Rheumatic Patients Taking Interleukin Inhibitors At Risk Of Increased Infection And Cancer
A new meta analytic study by medical researchers from the University of Arizona, Tucson indicate that patients with rheumatic diseases
that are treated with interleukin inhibitors
have increased risk of serious infections, opportunistic infections, and cancer
Dr Jawad Bilal from the University of Arizona, Tucson, co-author of the study told Thailand Medical
News, “These findings can inform shared decision-making when patients and clinicians are contemplating the use of interleukin inhibitors
To investigate these risks, study authors searched various databases for clinical trials evaluating interleukin therapy vs placebo in patients with rheumatic diseases
in which safety data were reported. They identified 74 studies that included 29,214 patients; treatments evaluated in these studies included tocilizumab (18 trials), secukinumab (15 trials), anakinra (8 trials), ixekizumab (6 trials), rilonacept (6 trials), sarilumab (4 trials), sirukumab (4 trials), ustekinumab (4 trials), brodalumab (3 trials), guselkumab (2 trials), clazakizumab (2 trials), canakinumab (1 trial), and olokizumab (1 trial).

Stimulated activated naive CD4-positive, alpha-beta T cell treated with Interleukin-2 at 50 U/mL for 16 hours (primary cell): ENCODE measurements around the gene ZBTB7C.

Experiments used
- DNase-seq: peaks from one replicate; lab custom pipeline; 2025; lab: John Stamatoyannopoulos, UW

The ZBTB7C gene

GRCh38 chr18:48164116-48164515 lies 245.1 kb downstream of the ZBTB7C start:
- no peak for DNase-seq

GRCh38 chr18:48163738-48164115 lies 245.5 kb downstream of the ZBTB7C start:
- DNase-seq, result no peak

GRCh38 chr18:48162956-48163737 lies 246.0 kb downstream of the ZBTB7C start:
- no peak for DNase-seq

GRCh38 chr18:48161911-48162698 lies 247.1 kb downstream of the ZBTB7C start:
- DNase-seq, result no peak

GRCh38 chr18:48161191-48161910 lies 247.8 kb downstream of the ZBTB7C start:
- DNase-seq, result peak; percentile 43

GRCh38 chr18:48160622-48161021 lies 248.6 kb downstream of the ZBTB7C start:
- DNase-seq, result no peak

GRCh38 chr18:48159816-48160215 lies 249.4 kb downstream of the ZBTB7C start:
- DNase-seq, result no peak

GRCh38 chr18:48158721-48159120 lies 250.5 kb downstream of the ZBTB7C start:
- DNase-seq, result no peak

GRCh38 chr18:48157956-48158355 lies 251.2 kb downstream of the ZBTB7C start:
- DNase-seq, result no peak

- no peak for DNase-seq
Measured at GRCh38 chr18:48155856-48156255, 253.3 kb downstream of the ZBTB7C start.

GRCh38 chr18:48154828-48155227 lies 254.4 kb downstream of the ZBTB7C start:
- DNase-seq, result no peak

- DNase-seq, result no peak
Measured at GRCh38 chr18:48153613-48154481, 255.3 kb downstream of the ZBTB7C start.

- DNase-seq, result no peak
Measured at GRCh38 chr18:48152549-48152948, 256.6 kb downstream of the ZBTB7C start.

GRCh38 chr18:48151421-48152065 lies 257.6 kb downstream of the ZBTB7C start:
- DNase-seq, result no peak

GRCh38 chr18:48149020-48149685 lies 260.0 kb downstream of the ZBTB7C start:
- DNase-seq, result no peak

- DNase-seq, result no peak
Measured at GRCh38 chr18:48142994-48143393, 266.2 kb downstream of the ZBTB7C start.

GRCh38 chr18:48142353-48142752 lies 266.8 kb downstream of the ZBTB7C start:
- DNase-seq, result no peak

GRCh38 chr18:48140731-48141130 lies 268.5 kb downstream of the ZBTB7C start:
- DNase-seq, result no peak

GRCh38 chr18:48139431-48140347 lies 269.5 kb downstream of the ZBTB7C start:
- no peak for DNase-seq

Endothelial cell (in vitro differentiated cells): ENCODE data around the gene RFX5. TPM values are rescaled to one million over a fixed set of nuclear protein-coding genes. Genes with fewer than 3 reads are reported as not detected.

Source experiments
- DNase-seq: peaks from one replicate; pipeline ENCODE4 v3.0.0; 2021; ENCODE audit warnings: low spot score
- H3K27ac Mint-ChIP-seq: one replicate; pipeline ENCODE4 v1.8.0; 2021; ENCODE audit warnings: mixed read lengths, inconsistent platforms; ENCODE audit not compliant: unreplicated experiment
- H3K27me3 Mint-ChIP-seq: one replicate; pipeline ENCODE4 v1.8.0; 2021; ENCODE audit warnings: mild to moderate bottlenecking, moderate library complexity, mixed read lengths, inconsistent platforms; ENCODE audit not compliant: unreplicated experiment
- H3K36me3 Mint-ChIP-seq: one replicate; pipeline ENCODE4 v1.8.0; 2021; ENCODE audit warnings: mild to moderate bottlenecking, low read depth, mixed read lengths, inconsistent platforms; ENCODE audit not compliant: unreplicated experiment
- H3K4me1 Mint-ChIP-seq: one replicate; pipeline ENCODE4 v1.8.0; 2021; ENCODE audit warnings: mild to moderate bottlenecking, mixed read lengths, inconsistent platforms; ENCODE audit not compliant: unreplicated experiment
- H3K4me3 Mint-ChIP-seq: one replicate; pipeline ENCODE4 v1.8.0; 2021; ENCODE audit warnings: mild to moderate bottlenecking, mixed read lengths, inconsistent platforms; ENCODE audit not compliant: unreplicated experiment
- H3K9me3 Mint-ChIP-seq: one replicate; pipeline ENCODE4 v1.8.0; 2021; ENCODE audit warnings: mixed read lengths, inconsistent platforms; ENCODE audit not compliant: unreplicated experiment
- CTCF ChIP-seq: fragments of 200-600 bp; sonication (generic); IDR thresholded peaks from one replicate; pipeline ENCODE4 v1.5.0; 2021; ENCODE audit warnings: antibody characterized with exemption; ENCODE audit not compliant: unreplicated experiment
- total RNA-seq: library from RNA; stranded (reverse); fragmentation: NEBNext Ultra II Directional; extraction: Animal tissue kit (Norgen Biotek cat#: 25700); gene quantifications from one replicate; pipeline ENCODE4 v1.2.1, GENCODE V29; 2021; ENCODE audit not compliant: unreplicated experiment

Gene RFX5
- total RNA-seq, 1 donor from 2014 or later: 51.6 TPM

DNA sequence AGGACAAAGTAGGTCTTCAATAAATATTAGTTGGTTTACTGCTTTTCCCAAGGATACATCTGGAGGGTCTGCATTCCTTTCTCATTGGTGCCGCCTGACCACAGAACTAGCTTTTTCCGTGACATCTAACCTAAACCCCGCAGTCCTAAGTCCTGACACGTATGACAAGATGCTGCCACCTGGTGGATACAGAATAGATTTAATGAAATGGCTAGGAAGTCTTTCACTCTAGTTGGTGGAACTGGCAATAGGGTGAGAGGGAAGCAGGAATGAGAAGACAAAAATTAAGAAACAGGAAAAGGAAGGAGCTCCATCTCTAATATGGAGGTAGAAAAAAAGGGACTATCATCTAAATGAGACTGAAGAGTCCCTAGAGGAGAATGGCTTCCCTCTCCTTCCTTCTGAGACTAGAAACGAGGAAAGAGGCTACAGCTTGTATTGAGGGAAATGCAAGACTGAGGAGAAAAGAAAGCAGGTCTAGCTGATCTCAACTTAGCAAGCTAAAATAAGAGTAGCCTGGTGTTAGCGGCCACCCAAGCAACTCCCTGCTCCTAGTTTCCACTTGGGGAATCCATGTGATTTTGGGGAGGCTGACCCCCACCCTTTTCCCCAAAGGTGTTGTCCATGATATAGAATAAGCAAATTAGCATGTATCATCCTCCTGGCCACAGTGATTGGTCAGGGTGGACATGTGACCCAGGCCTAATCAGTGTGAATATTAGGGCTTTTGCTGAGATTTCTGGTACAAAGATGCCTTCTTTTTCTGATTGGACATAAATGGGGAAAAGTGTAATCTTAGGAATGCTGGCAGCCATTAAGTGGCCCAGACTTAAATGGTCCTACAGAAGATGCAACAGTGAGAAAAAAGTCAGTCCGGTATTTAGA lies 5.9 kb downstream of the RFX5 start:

Pooled analysis showed that treatment with interleukin inhibitors
was associated with a higher risk of serious infections (infections resulting in hospitalization, use of antibiotics, or death) when compared with placebo (odds ratio [OR] 1.97; 95% CI, 1.58-2.44; P
= 0%; high certainty). Moreover, the risk of opportunistic infection was found to be increased with interleukin inhibitors
vs placebo (OR 2.35; 95% CI, 1.09-5.05; P
= 0%; moderate certainty).
In addition, study data showed an increased risk of cancer
in patients with rheumatic diseases
treated with interleukin inhibitors
(OR 1.52; 95% CI, 1.05-2.19; P
= 11%; moderate certainty). “The findings in our study suggest that the risk of cancer
may be increased with longer [interleukin] inhibitor therapy,” the study authors added.
Based on their findings, the authors concluded that infection risk with interleukin inhibitors
appears to be comparable to what has been observed with other biologic therapies (ie, tumor necrosis factor inhibitors), while real-world data are needed to confirm the potential for increased cancer risk with long-term therapy.
ess, they say that the possibility of increased cancer
risk with long-term IL inhibitor use should be taken into consideration.
Patients currently on these drugs are advised to consult their doctors before making any attempts to stop or switch drugs.
Reference: Risk of Infections and Cancer in Patients With Rheumatologic Diseases Receiving Interleukin Inhibitors: A Systematic Review and Meta-analysis. Bilal J, Berlinberg A, Riaz IB, Faridi W, Bhattacharjee S, Ortega G, Murad MH, Wang Z, Prokop LJ, Alhifany AA, Kwoh CK1. JAMA Netw Open. 2019 Oct 2;2(10):e1913102. doi: 10.1001/jamanetworkopen.2019.13102. https://www.ncbi.nlm.nih.gov/pubmed/31626313